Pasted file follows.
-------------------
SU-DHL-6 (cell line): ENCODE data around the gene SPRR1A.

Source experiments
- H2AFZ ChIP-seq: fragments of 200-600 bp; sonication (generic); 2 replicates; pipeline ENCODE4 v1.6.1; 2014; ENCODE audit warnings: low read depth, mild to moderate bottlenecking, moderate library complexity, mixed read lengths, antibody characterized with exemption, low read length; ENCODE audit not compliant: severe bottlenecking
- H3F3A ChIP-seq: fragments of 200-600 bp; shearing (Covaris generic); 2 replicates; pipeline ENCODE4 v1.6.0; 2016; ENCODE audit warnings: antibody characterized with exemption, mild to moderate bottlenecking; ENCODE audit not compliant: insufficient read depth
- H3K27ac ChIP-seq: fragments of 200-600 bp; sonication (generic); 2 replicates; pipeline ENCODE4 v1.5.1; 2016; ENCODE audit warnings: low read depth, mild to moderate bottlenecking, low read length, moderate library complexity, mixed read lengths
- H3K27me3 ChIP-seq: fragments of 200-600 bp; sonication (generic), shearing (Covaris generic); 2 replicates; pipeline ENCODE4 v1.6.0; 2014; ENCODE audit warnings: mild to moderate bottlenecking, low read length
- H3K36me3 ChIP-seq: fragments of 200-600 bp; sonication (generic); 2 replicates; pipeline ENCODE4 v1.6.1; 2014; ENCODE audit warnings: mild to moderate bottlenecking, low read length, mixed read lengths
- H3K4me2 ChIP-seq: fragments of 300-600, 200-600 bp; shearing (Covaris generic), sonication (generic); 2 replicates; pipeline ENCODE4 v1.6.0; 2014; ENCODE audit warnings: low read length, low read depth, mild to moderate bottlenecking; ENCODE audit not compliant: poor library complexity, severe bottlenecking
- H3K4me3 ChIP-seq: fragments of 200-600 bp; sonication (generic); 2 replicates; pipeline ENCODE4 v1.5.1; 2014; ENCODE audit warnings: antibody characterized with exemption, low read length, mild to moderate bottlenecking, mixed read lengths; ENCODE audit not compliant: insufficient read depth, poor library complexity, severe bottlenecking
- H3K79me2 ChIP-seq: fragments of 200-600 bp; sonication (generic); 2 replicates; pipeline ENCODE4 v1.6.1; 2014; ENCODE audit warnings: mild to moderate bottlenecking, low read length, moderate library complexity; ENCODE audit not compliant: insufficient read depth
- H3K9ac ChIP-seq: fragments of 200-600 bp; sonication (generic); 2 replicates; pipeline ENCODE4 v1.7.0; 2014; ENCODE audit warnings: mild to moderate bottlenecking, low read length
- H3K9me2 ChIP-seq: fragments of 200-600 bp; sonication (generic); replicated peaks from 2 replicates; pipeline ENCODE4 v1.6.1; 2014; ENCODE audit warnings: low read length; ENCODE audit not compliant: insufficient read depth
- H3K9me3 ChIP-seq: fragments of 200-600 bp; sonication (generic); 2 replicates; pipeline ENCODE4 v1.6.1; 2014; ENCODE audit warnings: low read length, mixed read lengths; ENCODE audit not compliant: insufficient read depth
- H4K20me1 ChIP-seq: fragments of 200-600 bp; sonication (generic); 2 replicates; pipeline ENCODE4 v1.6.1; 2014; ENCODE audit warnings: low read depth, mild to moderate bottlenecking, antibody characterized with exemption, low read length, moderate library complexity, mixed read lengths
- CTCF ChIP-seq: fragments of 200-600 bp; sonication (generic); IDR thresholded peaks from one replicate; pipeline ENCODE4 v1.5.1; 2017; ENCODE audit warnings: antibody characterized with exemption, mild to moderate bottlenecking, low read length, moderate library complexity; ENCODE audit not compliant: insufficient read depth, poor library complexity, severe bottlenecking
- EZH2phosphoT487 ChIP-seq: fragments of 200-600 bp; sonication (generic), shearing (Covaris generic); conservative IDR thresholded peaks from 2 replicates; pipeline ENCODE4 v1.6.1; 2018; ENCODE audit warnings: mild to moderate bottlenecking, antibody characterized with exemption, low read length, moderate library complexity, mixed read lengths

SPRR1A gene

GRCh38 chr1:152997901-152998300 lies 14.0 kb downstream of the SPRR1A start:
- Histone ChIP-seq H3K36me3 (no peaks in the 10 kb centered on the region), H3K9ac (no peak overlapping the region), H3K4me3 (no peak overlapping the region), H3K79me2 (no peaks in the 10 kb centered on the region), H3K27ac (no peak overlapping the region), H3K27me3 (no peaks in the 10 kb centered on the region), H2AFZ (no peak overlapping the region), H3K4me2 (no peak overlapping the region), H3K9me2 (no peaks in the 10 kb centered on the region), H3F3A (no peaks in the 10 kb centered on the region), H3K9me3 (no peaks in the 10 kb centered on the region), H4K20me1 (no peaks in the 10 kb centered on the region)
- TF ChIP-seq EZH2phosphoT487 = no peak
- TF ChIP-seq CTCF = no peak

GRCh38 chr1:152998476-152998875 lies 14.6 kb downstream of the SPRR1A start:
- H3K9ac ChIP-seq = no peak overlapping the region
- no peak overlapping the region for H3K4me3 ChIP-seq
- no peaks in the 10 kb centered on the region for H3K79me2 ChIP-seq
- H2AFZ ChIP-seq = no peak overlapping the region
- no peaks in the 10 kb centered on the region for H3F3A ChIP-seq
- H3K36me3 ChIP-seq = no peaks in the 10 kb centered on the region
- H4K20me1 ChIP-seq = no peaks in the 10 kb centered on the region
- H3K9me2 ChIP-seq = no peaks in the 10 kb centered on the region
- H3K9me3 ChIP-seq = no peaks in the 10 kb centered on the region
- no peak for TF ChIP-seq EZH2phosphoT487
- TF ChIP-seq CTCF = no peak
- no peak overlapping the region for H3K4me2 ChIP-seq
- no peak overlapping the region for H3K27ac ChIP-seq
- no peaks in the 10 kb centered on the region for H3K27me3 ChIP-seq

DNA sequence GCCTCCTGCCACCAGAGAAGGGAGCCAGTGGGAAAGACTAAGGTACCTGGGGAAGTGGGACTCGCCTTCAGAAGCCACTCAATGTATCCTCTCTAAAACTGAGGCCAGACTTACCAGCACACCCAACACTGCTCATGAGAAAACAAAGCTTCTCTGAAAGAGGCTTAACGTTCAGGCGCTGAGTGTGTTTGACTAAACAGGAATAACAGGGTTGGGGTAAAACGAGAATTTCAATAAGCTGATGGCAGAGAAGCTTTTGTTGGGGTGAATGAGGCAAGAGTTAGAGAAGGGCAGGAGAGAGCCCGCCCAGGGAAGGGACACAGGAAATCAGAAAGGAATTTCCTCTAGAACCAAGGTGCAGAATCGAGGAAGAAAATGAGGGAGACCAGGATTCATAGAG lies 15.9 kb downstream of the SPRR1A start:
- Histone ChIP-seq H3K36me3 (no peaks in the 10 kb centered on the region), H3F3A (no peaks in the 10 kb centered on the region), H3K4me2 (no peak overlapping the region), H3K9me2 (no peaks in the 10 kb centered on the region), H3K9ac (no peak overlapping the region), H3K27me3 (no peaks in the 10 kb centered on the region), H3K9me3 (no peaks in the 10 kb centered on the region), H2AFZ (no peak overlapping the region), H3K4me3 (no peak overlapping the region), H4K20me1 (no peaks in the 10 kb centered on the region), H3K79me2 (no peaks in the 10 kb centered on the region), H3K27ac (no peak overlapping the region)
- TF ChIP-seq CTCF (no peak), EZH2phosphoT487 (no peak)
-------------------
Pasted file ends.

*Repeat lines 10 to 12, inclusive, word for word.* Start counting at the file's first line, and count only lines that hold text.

- H3K79me2 ChIP-seq: fragments of 200-600 bp; sonication (generic); 2 replicates; pipeline ENCODE4 v1.6.1; 2014; ENCODE audit warnings: mild to moderate bottlenecking, low read length, moderate library complexity; ENCODE audit not compliant: insufficient read depth
- H3K9ac ChIP-seq: fragments of 200-600 bp; sonication (generic); 2 replicates; pipeline ENCODE4 v1.7.0; 2014; ENCODE audit warnings: mild to moderate bottlenecking, low read length
- H3K9me2 ChIP-seq: fragments of 200-600 bp; sonication (generic); replicated peaks from 2 replicates; pipeline ENCODE4 v1.6.1; 2014; ENCODE audit warnings: low read length; ENCODE audit not compliant: insufficient read depth